approximate nearly anyfunction to any desireddegree
of accuracy. It has alsobeen shown by White that
backpropagation is essentiallya special case of stochastic approximation, and once again neural network
learning procedures are being shown to be intimately
related to known statistical techniques (Bishop, 1995).
More on recent developments in backpropagation
algorithms and multilayer perceptrons may be found
in Werbos (1994), Chauvinand Rumelhart (1995), and
Mehrotra et al. (1997).
1962. Rosenblatt, F. Principles of Neurodynarnics. New York:
Spartan Books.
1962. Kanal, L. “Evaluation of a Class of Pattern-Recognition
Networks,” in Biological Prototypes and Synthetic Systems
(eds. E. E. Bernard and M. R. Kare), 261-269. New York:
Plenum Press.
1969. Minsky, M., and Papert, S. Perceptrons. Cambridge, MA:
MIT Press.
1992. Kanal, L. N. “On Pattern, Categories, and Alternate
Realities,” 1992 K.S. Fu award t a k a t IAPR, The Hague, in
Pattern Recognition Letters, 14, 241-255.
1994. Werbos, P. The Roots of Backpropagation: From Ordered
Derivatives to Neural Networks and Political Forecasting.
New York: John Wiley.
1995. Chauvin, Y., and Rumelhart, D.E. (eds.)
Backpropagation: Theory, Architectures, and Applications.
Mahwah, NJ: Lawrence Erlbaum Associates.
1995. Bishop, C. M. Neural Networks and Pattern Recognition.
Oxford: Oxford University Press.
1997. Mehrotra, K., Mohan, C. K., and Ranka, S. Elements of
Artificial Neural Networks. Cambridge, MA: MIT Press.
Laveen N. Kanal
The main purposes of the measurement and evaluation of computer systems are to:
1. Aid in the design of hardware and software.
2. Aid in the selection of a computer system.
3. Improve the performance of an existing system.
Thefirst of these must use some type of model of
the systembeing designed. The latter two mayuse
Figure 1.
A computer system and its subsystems.
actual measurements or models or some combination
of the two.
Measurement and evaluation of computer system
performance is difficult due to the complexity of the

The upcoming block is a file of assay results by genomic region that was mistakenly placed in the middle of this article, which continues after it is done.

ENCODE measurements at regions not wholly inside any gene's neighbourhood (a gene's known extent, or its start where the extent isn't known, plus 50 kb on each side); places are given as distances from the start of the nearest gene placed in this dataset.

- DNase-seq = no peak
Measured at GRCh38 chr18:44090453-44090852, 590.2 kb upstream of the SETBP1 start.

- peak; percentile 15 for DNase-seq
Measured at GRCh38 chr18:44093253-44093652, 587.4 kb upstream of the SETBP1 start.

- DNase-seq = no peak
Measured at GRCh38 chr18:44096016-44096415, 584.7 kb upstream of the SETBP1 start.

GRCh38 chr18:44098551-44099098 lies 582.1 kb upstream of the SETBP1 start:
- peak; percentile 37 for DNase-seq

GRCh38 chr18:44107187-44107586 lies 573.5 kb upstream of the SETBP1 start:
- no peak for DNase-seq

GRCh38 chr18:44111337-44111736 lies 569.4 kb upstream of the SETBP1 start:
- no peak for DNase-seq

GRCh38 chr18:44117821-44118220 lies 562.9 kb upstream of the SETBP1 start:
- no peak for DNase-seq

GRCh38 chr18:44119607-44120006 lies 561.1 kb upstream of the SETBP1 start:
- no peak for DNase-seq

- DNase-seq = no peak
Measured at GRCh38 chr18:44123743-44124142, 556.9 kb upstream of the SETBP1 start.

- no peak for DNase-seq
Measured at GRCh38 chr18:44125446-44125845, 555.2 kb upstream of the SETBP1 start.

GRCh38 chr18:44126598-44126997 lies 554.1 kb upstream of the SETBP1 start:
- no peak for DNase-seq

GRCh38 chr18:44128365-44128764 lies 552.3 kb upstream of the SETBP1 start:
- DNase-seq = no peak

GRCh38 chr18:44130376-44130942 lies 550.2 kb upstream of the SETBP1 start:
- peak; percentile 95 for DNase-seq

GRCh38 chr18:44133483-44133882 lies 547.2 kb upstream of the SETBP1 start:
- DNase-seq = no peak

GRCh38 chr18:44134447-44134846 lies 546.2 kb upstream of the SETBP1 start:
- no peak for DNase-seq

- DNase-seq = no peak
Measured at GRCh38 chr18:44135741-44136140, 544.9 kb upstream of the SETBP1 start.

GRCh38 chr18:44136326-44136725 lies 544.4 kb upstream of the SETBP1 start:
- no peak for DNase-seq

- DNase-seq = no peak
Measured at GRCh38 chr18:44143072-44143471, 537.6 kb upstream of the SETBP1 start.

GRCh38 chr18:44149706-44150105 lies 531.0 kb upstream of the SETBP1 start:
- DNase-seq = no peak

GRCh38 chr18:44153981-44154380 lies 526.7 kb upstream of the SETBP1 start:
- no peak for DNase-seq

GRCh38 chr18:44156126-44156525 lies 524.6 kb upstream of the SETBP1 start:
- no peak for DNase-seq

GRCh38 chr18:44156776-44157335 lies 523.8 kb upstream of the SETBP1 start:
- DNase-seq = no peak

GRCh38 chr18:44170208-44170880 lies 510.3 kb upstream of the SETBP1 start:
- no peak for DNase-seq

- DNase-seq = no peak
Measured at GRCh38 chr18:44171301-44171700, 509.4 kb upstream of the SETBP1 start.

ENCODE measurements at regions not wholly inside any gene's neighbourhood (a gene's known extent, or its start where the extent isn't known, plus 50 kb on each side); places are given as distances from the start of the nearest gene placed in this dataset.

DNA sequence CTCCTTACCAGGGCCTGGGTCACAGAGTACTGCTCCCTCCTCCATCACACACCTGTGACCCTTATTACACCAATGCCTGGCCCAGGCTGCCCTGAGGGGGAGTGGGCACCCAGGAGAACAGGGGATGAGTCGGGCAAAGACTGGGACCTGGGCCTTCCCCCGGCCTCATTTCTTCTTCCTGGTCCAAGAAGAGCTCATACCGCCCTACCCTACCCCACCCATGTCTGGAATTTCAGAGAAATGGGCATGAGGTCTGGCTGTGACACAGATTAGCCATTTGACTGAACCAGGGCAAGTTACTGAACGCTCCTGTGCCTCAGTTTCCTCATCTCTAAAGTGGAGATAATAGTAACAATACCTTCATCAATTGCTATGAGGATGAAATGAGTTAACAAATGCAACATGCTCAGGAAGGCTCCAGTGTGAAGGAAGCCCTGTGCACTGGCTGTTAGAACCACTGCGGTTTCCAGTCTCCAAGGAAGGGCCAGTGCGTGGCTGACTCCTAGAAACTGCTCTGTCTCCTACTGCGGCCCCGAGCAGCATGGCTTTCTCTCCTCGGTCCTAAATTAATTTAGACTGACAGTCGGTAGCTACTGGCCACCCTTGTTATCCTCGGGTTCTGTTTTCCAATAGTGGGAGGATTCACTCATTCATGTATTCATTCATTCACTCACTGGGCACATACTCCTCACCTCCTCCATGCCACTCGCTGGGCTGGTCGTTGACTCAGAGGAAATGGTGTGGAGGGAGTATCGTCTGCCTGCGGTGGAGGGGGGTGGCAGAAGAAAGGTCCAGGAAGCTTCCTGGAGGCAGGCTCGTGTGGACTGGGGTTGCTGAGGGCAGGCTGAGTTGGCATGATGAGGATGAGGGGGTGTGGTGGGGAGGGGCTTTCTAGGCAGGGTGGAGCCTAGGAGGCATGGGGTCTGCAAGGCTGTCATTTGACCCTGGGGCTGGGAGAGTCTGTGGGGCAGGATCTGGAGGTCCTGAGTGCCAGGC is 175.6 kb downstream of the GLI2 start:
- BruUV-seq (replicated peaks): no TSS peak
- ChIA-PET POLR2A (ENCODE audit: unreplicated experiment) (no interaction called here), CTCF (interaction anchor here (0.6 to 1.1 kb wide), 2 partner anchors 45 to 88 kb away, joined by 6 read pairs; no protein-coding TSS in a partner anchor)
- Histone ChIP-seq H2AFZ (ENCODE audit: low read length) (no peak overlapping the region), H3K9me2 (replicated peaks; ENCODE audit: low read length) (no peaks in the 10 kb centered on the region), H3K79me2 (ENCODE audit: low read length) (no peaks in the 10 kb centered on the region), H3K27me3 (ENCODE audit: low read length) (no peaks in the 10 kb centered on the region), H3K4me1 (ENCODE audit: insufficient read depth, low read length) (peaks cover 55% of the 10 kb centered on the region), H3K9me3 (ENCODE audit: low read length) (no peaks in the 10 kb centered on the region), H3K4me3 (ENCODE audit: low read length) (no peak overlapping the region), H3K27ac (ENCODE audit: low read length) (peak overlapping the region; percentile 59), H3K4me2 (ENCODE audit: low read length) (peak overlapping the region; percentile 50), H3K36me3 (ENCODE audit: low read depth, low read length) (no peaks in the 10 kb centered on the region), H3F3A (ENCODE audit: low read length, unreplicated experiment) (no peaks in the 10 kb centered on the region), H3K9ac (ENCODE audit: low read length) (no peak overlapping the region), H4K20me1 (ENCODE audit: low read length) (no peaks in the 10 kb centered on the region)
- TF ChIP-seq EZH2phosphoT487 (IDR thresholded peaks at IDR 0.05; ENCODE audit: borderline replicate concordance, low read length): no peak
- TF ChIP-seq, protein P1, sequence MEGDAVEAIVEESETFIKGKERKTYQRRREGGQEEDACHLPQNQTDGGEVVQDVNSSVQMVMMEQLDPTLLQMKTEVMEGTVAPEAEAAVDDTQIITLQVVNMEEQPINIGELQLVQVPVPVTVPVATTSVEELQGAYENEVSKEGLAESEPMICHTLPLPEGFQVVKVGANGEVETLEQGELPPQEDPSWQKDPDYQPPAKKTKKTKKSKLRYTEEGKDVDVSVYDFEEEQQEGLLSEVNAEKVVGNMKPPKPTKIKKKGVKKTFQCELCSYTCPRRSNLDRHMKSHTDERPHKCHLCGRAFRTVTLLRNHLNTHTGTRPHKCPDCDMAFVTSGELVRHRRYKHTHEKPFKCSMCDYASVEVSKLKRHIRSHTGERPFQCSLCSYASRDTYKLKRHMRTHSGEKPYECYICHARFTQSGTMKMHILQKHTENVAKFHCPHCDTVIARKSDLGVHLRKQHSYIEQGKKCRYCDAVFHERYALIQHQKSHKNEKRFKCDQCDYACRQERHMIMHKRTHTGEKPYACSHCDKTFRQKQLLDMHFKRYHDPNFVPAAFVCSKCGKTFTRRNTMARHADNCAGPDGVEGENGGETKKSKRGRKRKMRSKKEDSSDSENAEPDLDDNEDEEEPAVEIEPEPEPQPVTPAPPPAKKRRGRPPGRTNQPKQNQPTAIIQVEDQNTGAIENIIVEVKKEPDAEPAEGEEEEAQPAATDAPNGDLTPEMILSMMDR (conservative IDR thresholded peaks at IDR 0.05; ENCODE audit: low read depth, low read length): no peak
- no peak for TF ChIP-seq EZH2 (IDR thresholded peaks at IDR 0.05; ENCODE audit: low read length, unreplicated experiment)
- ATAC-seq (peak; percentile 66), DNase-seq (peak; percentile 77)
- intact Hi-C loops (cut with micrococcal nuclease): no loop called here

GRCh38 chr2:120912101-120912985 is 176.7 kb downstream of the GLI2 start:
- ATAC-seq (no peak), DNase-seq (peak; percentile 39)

internal structure of computer systems and because of
the difficulty of describing and predicting the workload.
As shown in Fig. 1, a computer system is composed of
subsystems, each of which can be viewed as a system
with its own workload and performance. Total system
performance is related tothe performance of the
subsystems, although the relationship can be complex.
Computer system and subsystem performance measures fall into three categories-responsiveness,
throughput, and cost. The response time for interactive commands or the turnaround
time for batch jobs
are typical measures of responsiveness. Throughput is
a measure of the computational work accomplished by
the system per unit time. There is, however, no generally acceptable definition of a unit of computational
work. Measures such as jobs per unit time or transactions per unit time become meaningful only when
the resource requirements of these tasks are described;
this is one aspect of the workload characterization
problem. The cost of a computer system is the monetary amount required to buy or lease the system.
Response and throughput characteristics have to be
evaluated in terms of the cost of the system.
It is necessary to characterize the load on a system in
order to make meaningful statements about its performance. One aspect of this problem is determining
which characteristics of the load largely determine the
performance measures of interest. Another is determining the values of the workload model parameters
for a particular performance study and is particularly
difficult if the system is not yet operational. But even
with an operational system, the workload may vary
with time, and the workload characteristics measured
will depend on the measurement period chosen.